Pope Benedict is getting a traditional German tribute for his 90th birthday
Before he was elected Pope Benedict XVI, Cardinal Joseph Ratzinger once wrote that he was grateful for being born on a day that fell during the church's most intense liturgical season.
Born and baptized on April 16, 1927, which was Holy Saturday that year, "my life from the beginning was immersed in the paschal mystery, which could not be anything other than a blessing," he wrote in his book, "Milestones."
This year, the retired German pope turns 90 on Easter Sunday—and like many past birthdays, it will be very low-key with a few visitors and a decidedly "Bavarian" touch, according to Archbishop Georg Ganswein, prefect of the papal household and personal secretary to the retired pope.
"This is the only thing he accepted," the longtime aide told the Italian weekly television talk show, Matrix, "because he doesn't want a big party."
Cards and letters have been pouring in, the German archbishop added, and certainly there will be some presents, including a "Festschrift"—a collection of essays celebrating the work of a well-known scholar on an important occasion—in this case Pope Benedict and his 90th birthday.
Creating a commemorative volume is a popular German tradition among academics and one that the pope is very familiar with. He has received them before, including one from the University of Notre Dame in 2012 for his 85th birthday, which featured essays by theologians and scholars who reflected on the past 60 years of Joseph Ratzinger's theology, writings and teachings.
This year, the Vatican publishing house and the Joseph Ratzinger-Benedict XVI Vatican Foundation pieced together a "Festschrift" titled after the pope's episcopal motto, "Cooperatores Veritatis" (Co-workers of the truth).
It was written by all 13 winners to date of the "Ratzinger Prize," an award to distinguished scholars in theology or related studies. They are an Anglican Biblicist, an Ambrosian priest; a French philosopher, a Polish theologian, a U.S. Jesuit, a Brazilian Jesuit, a Spanish theologian, a Cistercian abbot in Austria, a Lebanese scholar, a Greek Orthodox theologian, a French theologian, a German theologian and an Italian historian.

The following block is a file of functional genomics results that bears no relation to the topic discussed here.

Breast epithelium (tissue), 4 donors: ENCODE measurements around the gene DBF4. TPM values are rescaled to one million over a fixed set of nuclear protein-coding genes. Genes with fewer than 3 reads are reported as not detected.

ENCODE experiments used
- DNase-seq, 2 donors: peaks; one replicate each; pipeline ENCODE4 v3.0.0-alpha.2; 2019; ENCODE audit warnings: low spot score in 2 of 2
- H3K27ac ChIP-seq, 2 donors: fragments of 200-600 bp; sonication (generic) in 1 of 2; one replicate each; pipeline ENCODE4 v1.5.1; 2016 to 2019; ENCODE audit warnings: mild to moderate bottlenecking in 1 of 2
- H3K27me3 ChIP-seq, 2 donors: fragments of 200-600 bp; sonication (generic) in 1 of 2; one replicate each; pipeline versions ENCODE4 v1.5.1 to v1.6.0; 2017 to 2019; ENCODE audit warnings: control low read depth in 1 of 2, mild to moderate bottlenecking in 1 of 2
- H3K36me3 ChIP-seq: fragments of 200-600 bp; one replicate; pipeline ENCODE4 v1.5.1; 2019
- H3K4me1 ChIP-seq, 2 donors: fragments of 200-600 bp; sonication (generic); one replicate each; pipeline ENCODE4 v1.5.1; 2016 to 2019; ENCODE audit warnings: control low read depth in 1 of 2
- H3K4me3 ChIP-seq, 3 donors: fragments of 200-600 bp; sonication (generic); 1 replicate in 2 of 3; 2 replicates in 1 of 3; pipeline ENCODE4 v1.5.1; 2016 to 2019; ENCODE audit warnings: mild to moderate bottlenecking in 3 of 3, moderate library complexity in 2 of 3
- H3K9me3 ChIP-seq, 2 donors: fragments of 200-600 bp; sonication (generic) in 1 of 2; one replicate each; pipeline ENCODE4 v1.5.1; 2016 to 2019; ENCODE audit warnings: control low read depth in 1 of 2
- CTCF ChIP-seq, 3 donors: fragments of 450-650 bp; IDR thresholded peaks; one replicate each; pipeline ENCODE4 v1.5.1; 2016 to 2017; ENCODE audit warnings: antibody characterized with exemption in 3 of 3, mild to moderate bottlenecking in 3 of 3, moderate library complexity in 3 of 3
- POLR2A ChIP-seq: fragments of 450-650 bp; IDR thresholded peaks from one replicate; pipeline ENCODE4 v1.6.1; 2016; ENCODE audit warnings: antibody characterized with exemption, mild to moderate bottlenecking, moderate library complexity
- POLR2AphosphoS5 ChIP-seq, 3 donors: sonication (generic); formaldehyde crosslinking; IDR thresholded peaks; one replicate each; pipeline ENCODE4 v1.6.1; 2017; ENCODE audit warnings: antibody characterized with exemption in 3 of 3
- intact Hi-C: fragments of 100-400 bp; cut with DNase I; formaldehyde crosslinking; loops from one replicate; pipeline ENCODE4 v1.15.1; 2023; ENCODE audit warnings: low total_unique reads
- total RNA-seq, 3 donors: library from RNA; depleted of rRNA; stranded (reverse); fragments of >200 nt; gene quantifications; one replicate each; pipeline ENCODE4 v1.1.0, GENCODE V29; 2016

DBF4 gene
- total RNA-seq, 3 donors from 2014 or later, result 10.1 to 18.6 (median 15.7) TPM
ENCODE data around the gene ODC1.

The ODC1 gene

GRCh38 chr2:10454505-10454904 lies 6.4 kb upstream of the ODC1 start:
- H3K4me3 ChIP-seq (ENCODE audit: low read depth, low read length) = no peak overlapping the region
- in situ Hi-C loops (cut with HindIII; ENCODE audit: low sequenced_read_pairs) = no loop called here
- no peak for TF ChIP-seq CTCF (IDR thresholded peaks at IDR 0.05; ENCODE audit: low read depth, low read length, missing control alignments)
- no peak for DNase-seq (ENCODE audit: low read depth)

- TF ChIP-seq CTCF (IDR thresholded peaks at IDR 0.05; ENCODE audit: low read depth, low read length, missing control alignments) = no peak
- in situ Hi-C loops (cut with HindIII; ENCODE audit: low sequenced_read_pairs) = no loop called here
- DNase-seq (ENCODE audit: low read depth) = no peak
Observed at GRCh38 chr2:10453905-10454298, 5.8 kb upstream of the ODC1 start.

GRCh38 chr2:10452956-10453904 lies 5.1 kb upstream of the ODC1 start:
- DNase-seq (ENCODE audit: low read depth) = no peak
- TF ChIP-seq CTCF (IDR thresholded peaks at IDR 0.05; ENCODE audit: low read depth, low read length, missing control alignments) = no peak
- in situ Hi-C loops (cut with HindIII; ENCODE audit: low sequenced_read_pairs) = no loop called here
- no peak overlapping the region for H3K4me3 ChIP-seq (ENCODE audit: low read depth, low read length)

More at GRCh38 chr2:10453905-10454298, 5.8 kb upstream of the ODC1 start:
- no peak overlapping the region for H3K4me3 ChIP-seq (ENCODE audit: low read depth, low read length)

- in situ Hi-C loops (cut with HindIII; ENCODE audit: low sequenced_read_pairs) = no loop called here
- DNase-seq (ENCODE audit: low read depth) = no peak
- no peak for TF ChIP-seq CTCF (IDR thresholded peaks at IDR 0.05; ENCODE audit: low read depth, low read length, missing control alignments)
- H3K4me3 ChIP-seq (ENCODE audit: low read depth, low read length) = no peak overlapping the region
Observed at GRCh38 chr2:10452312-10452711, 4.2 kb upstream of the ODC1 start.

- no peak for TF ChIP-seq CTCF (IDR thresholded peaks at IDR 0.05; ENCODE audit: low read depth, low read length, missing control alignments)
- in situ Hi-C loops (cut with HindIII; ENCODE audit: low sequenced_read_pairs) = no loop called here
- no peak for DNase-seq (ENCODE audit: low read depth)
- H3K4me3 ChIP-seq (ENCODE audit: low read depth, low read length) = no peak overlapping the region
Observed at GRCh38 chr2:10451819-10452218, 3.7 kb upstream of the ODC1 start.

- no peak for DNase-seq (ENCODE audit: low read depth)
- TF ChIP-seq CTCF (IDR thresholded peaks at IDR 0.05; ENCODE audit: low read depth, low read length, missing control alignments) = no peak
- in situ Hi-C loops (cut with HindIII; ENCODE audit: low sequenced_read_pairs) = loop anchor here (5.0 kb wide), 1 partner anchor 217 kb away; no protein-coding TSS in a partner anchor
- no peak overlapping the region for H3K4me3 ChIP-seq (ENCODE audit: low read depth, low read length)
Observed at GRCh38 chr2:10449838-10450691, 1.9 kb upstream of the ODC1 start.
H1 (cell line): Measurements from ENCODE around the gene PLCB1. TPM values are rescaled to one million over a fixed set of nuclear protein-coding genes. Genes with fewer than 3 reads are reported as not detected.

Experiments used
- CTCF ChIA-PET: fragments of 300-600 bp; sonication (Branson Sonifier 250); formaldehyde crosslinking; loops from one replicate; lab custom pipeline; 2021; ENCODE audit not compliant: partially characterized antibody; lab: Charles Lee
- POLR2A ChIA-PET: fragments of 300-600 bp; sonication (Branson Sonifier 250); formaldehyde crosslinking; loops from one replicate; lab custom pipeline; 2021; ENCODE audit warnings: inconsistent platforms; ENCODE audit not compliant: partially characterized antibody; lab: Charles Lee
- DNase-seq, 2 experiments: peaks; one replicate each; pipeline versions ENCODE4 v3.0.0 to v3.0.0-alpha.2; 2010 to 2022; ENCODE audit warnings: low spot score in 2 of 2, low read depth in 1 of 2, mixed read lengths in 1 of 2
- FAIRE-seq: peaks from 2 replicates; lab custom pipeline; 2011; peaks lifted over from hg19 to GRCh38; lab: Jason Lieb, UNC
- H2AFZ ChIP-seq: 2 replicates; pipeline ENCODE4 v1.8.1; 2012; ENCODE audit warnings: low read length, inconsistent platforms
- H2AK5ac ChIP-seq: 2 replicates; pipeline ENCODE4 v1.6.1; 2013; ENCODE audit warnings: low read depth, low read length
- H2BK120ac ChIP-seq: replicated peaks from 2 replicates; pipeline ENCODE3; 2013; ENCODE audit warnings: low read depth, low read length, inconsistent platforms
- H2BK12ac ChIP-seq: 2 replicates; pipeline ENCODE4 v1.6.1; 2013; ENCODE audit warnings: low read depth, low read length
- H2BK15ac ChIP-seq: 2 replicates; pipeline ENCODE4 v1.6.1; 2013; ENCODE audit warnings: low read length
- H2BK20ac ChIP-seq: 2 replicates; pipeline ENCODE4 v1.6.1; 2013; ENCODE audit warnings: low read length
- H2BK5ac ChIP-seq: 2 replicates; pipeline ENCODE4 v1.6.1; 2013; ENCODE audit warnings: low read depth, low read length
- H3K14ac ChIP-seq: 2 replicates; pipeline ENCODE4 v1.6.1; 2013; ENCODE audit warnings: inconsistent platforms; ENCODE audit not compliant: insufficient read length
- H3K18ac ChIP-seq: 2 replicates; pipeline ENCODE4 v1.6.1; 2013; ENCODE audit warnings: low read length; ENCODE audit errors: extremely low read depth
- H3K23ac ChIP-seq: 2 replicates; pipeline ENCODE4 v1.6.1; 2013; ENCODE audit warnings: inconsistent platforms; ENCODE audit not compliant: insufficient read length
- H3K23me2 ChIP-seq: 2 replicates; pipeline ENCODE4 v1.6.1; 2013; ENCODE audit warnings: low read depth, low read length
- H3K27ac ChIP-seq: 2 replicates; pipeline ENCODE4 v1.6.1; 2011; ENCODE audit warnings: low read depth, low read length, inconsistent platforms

From 11 different countries and diverse religious and scholarly backgrounds, the Ratzinger laureates "promptly and enthusiastically" participated, Jesuit Father Federico Lombardi said in the book's introduction.
The essays, published in their original language, cover a wide range of topics such as the pope's contributions to: understanding the church's relationship with Judaism; seeing Christian-Islamic dialogue in light of Vatican II; Christianity and culture; and understanding Jesus of Nazareth through his trilogy—the first volume of which was released in 2007 on the pope's 80th birthday.
While each author focused on a topic related to his or her specialized research, they folded in the impact or implications Ratzinger-Benedict's teachings have had on their work.
One legacy the authors highlighted was how Joseph Ratzinger—the professor-theologian-Christian, and Benedict, the pope, sought to embrace and harmonize so many artificially divorced aspects of human existence: theory and practice; words and deeds; faith and reason; intelligence and feeling; science and religion; the material world and the transcendent; subjective experience and objective truth.
"Even with his shyness," wrote Jesuit Father Mario De Franca Miranda, he showed the way toward "the realization of this difficult synthesis."
Pope Benedict demonstrated that reason needs faith if questions about life and human existence are ever going to have a meaningful response and avoid irrational or fanatical beliefs, wrote the Brazilian theologian, who worked with Cardinal Ratzinger with the International Theological Commission.
Faith, too, demands reason because faith in God is always a free, rational, conscious response to experiencing God's loving presence, he added.
Love is always the great mover and shaker, the priest wrote.
Love, not blind obedience, is what motivates an authentic desire to seek out and follow God, and reach out to one's neighbor because it draws people out of their shells and changes them from within, letting them see the world with new eyes, he added.
That is why Pope Benedict always insisted evangelization is about attraction. Realizing God is love is attractive and it opens the heart up to faith—a trusting surrender to someone "who loves me and wants me to be happy."
U.S. Jesuit Father Brian E. Daley, a patristics expert and professor of theology at the University of Notre Dame, looked at a topic near to Pope Benedict's heart: what the church fathers said about faith and reason, and the role of love.
St. Augustine taught that authentic faith isn't found in a "heavy tome," but is accessed when one's heart is set on fire with love, he wrote.
"Faith is not a blind surrender to the irrational," rather it is the quest for true meaning, the "logos" and truth itself, the U.S. Jesuit said.
The 460-page commemorative volume gathers just a slice of the kind of rigorous research still being done today "in the light of faith," and in the footsteps of a 90-year-old pope.
They are presented as fellow "co-workers of the truth," whose widely diverse contributions, Father Lombardi wrote, "appear like so many arrows loosed from different vantage points, but all aimed at a single target"—experiencing the embrace of truth and love.